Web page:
I was sitting at a restaurant when the Canadian woman across the table from me said something that caught me off-guard.

"I love this city."

At first I thought she was getting carried away by the ambience. We were dining at Sides, a chic establishment whose modern minimalist interior was highlighted with African art, and we had eaten shark carpaccio, hearty bowls of fettuccine with mushrooms and a sinful sticky-toffee pudding with a warm crust. It was all very wonderful indeed, but wasn't she taking things a bit far? This city was, after all, Johannesburg.

She went even further.

"This city is so exciting, so exuberant, so beautiful," she said, "I could move here." She was on her second visit in six months, her first having been to attend the 2002 Earth Summit. The weeklong event, as it happened, had been a watershed for Johannesburg, not only because of its magnitude and slick execution but also because it introduced more than 70,000 foreigners to a city they may never have visited otherwise. And many of them, like the Canadian woman, were enchanted.

"The only thing I couldn't understand," she said, echoing a sentiment I heard repeated often, "was why I hadn't thought of coming here before."

There may not be another city in the world so large — close to 4 million in the 2001 census — so vibrant and so culturally rich that is so far off travelers' radar screens. Johannesburg has top-class restaurants and galleries; a theater world where at the same time last year you could see Michael Flatley's "Lord of the Dance," an African version of "Julius Caesar" and the ballet "Coppelia." It also has excellent shopping, trout-fishing within half an hour's drive of downtown and a 2-billion-year-old fossil site that has provided paleontologists with 40% of the evidence that points to human evolution.

A scar on the city's image

Yet most visitors to South Africa barely stop over for longer than it takes to change planes for some other destination, usually Cape Town or a safari. If Johannesburg weren't the country's major hub, visitors would probably skip it altogether.

Why? Crime.

I'm tempted at this point to identify several other popular international destinations that also have high crime rates, but I won't. Those places are more famous for something else — and that usually includes a waterfront. Johannesburg is one of the world's few major cities not built on water. It is 30 miles from the nearest large river, the Vaal, and 300 from the Indian Ocean, and although its most acclaimed asset, gold, lies unseen, its extraction has left behind numerous unattractive mine dumps.

When a wave of homicides and carjackings hit the city in the mid-1990s, its image got worse.

In the last few years, though, crime has been falling, zero tolerance has become a catch phrase and city officials liken Johannesburg's cleanup to New York's in the '80s and '90s. The U.S. State Department nevertheless warns that South Africa, and Johannesburg in particular, has "significant street crime such as muggings, pickpocketing and random street violence."

Pretoria is the capital, but Johannesburg is the commercial hub of the country, often regarded as New York to Cape Town's San Francisco. It displays the nation's best and worst, the plushest mansions created by its wealth and the poorest shanties created by a legacy of political and economic inequality. It has become a magnet for immigrants looking for new opportunities, and the mix of good and bad, local and international, has led to an apt saying: If you haven't seen Johannesburg, you haven't seen South Africa.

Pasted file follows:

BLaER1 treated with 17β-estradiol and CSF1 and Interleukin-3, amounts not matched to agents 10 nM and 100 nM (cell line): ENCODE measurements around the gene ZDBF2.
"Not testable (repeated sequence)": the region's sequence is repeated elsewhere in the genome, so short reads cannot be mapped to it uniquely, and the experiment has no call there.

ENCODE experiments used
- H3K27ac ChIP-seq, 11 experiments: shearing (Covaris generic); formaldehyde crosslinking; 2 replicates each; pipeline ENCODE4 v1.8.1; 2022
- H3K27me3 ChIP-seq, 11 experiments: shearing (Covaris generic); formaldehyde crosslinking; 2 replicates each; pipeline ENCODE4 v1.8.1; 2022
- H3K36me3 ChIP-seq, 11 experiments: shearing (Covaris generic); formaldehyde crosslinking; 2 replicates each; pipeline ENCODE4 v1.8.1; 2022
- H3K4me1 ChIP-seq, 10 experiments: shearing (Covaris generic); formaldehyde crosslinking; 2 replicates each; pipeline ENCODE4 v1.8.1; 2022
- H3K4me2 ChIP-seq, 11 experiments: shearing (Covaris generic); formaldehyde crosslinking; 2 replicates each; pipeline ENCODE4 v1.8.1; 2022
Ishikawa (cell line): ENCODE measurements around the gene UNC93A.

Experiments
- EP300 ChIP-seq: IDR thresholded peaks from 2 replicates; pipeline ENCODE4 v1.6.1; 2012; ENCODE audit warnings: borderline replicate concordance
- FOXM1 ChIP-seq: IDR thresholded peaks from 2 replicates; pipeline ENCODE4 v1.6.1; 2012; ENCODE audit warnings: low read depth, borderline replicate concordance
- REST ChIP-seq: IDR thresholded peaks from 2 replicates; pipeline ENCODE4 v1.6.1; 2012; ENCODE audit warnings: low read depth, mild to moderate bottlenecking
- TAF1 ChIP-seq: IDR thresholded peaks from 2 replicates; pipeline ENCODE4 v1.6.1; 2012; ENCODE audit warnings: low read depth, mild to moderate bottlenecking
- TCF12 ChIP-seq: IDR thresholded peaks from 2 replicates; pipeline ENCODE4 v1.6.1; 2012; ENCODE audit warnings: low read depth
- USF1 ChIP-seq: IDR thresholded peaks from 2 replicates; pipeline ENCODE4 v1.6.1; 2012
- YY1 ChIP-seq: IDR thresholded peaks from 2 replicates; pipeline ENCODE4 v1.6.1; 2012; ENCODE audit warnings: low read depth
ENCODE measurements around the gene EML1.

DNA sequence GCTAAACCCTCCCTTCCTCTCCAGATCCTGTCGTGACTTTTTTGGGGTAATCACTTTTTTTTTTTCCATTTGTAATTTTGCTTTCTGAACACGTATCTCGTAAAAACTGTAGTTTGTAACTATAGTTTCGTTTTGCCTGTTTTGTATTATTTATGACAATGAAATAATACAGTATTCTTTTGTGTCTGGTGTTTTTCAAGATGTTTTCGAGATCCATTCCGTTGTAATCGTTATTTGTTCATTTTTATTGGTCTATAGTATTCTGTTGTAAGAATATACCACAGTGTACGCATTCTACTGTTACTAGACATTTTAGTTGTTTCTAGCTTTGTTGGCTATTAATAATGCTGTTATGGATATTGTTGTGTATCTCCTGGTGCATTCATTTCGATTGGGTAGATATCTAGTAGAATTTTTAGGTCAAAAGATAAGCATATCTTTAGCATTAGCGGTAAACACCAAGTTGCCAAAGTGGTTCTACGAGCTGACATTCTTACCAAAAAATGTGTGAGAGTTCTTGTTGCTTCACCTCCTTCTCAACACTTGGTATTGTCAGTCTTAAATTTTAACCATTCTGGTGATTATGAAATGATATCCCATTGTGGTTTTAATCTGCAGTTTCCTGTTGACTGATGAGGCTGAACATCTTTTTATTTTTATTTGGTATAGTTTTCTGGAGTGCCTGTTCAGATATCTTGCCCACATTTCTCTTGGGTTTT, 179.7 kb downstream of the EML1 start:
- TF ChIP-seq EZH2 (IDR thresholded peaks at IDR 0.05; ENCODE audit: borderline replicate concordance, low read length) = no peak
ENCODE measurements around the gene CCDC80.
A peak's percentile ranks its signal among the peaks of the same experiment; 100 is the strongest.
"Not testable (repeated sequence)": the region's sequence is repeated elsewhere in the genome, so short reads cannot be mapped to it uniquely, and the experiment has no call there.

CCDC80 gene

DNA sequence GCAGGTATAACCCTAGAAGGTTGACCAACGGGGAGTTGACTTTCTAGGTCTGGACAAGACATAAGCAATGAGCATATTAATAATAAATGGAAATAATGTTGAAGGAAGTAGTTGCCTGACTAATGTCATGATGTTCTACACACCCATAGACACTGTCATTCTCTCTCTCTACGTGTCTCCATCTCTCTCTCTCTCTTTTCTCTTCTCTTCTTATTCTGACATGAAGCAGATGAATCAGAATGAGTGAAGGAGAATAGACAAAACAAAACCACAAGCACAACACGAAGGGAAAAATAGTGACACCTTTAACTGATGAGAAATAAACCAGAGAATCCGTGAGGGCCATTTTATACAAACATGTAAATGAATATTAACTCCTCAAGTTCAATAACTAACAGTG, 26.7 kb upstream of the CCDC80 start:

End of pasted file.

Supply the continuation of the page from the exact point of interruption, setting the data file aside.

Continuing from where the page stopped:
Each time I visited the city annually after 2000, I noticed refreshing changes. People were still taking precautions, locking their car doors wherever they drove, avoiding parts of town like Hillbrow and the City Center, and keeping their valuables close at hand. But there were more profound shifts, that, as a onetime Joburger, I kept noticing.

Entire suburbs where residents had emigrated to Australia were being gussied up by their new owners. People were walking their dogs again. Cafés were moving their tables onto the sidewalks. And most everyone was upbeat — a combination of the better security, the clement weather (Johannesburg, situated on a high plateau, has plenty) and a booming economy.

A good place to see this vibrant energy is Melrose Arch, a new precinct of shops, restaurants, offices and lofts not far from downtown. I was walking around Melrose Arch one night — jazz music spilling out of the Kilimanjaro nightclub, restaurant tables overflowing onto the central piazza and people sipping coffee at outdoor cafés — when I momentarily forgot where I was. The high-tech architecture, tiled murals and rows of palm trees reminded me of a city in southern Europe or North America.

Many people, in fact, confuse Johannesburg with Los Angeles. If it's not the culture of driving everywhere, it's the glut of convertibles, the ribbons of highways, the gated suburban neighborhoods, the spectacular houses, the glitzy malls of Sandton and Rosebank, and the beautiful people forever talking on cellphones. One of its nicknames, City of Gold, calls to mind the City of Angels.

But Johannesburg has other, more popular names, among them Joburg, Jozi and the Sotho translation for City of Gold, Egoli. Whenever you think you're in a glossy city, Egoli pops up to bring you back to Africa. In the shadow of the 50-story Carlton Center, for instance, the taxi-jammed square is named after Mahatma Gandhi, who, while working here as a lawyer in the early 1900s, formulated his philosophy of passive resistance, satyagraha.